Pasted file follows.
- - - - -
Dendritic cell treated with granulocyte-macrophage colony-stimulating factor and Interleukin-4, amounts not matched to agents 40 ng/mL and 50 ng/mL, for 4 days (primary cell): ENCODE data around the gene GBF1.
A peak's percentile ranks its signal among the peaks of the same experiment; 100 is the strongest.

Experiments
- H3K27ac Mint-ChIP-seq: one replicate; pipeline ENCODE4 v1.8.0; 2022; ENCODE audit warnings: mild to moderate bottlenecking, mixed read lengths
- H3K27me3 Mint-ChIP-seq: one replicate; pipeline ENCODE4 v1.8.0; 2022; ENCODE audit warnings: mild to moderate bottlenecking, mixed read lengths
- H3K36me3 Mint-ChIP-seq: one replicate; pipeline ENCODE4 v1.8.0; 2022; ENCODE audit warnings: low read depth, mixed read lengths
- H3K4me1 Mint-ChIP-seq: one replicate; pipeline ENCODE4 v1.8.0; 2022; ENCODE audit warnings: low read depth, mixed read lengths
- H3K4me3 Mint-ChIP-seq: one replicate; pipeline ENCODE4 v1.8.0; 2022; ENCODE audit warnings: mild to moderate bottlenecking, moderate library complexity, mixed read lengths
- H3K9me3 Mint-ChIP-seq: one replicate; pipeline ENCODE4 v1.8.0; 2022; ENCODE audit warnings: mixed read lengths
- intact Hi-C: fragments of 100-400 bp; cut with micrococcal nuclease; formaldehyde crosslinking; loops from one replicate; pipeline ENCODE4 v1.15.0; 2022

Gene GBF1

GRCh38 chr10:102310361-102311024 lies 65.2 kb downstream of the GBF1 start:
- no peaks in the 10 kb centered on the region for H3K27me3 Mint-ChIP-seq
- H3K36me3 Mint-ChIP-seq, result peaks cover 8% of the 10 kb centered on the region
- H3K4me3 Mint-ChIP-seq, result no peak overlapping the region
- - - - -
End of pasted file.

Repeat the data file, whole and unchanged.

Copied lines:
Dendritic cell treated with granulocyte-macrophage colony-stimulating factor and Interleukin-4, amounts not matched to agents 40 ng/mL and 50 ng/mL, for 4 days (primary cell): ENCODE data around the gene GBF1.
A peak's percentile ranks its signal among the peaks of the same experiment; 100 is the strongest.

Experiments
- H3K27ac Mint-ChIP-seq: one replicate; pipeline ENCODE4 v1.8.0; 2022; ENCODE audit warnings: mild to moderate bottlenecking, mixed read lengths
- H3K27me3 Mint-ChIP-seq: one replicate; pipeline ENCODE4 v1.8.0; 2022; ENCODE audit warnings: mild to moderate bottlenecking, mixed read lengths
- H3K36me3 Mint-ChIP-seq: one replicate; pipeline ENCODE4 v1.8.0; 2022; ENCODE audit warnings: low read depth, mixed read lengths
- H3K4me1 Mint-ChIP-seq: one replicate; pipeline ENCODE4 v1.8.0; 2022; ENCODE audit warnings: low read depth, mixed read lengths
- H3K4me3 Mint-ChIP-seq: one replicate; pipeline ENCODE4 v1.8.0; 2022; ENCODE audit warnings: mild to moderate bottlenecking, moderate library complexity, mixed read lengths
- H3K9me3 Mint-ChIP-seq: one replicate; pipeline ENCODE4 v1.8.0; 2022; ENCODE audit warnings: mixed read lengths
- intact Hi-C: fragments of 100-400 bp; cut with micrococcal nuclease; formaldehyde crosslinking; loops from one replicate; pipeline ENCODE4 v1.15.0; 2022

Gene GBF1

GRCh38 chr10:102310361-102311024 lies 65.2 kb downstream of the GBF1 start:
- no peaks in the 10 kb centered on the region for H3K27me3 Mint-ChIP-seq
- H3K36me3 Mint-ChIP-seq, result peaks cover 8% of the 10 kb centered on the region
- H3K4me3 Mint-ChIP-seq, result no peak overlapping the region